ASH Daily News 7 September 2017
- Smoking cessation for surgery: putting it into practice
- South West: Patients to be asked to quit before surgery in Bath
- Sussex: Football club to go smokefree
- India: Cancer specialist asks Government for tobacco industry probe
Smoking cessation for surgery: putting it into practice
Although guidelines recommend that all patients at hospital who use tobacco are offered treatment as a part of their clinical care, implementing treatment has proven challenging.
In the case of surgical patients, this lack of treatment is particularly problematic, as the benefits of abstinence from tobacco are immediate in terms of reducing the risk of surgical complications.
Source: BMJ, 6 September 2017
South West: Patients to be asked to quit before surgery in Bath
Patients facing surgery are to be asked to stop smoking before their operation in Bath and North East Somerset.
Starting next month, the initiative will be rolled out to improve how well patients fare after surgery. Those facing hip and knee surgery will be first to be invited to stop smoking before the scheme is extended to all types of surgery.
The plans come after the area’s Health and Wellbeing Board reviewed evidence that smokers are nearly 40% more likely to die after surgery, with smoking linked to complications such as infection after surgery.
Source: Bath Chronicle, 6 September 2017
Sussex: Football club to go smokefree
A campaign has been launched to make a Sussex football team become a smokefree club. The ambitious aim by Crawley Town FC is to get all its fans and staff to kick the habit and boost their health.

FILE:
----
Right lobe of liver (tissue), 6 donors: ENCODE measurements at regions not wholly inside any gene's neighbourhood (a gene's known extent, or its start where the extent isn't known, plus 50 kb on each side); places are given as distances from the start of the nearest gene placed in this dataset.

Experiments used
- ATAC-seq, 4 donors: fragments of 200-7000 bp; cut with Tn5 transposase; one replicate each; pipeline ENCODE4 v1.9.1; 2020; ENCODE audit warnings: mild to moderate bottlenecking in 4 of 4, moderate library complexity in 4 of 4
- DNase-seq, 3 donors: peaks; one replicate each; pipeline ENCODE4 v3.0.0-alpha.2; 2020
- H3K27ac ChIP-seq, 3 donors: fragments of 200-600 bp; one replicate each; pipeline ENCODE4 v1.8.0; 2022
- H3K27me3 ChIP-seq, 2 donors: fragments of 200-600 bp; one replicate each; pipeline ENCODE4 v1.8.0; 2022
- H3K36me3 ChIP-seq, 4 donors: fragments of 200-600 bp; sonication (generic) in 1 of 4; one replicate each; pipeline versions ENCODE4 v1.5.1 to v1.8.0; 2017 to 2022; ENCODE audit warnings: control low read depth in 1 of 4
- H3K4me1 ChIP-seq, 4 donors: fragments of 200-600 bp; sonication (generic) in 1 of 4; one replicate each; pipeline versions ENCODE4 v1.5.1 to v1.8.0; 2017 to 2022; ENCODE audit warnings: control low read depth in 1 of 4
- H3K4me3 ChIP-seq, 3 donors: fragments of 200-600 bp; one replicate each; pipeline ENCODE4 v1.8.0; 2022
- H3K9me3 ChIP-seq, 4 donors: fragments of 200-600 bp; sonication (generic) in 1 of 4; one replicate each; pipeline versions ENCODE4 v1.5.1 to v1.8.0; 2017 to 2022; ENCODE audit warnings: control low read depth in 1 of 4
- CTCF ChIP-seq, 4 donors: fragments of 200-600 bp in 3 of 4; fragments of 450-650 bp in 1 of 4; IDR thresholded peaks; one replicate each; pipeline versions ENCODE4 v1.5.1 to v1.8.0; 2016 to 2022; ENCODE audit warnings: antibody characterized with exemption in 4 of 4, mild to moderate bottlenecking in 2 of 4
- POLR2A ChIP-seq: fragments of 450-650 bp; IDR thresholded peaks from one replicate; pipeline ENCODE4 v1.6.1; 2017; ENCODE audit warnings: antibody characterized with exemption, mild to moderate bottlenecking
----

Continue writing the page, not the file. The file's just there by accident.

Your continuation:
The scheme is backed by Crawley Mayor Brian Quinn who said: “It’s great to see private businesses being proactive in solving local issues across Crawley.”
Source: The Argus, 7 September 2017
India: Cancer specialist asks Government for tobacco industry probe
A leading cancer specialist has called on the government to investigate whether a “tobacco lobby” has influenced arms of the government to initiate action against public health organisations engaged in India’s tobacco control efforts.
Kailash Sharma, director of academics at the Tata Memorial Hospital, Mumbai, has cited leaked government and tobacco industry documents to seek the probe. His appeal comes after the home ministry decided to bar three public health institutions working with the health ministry on tobacco control efforts from receiving foreign funds.
“While the tobacco industry lobbies to enhance business, public health activities are lobbying to save [people] from death, disease and deprivation,” Sharma wrote in letters to Prime Minister Narendra Modi, the home minister, health minister, and national security adviser.
Source: Telegraph India, 6 September 2017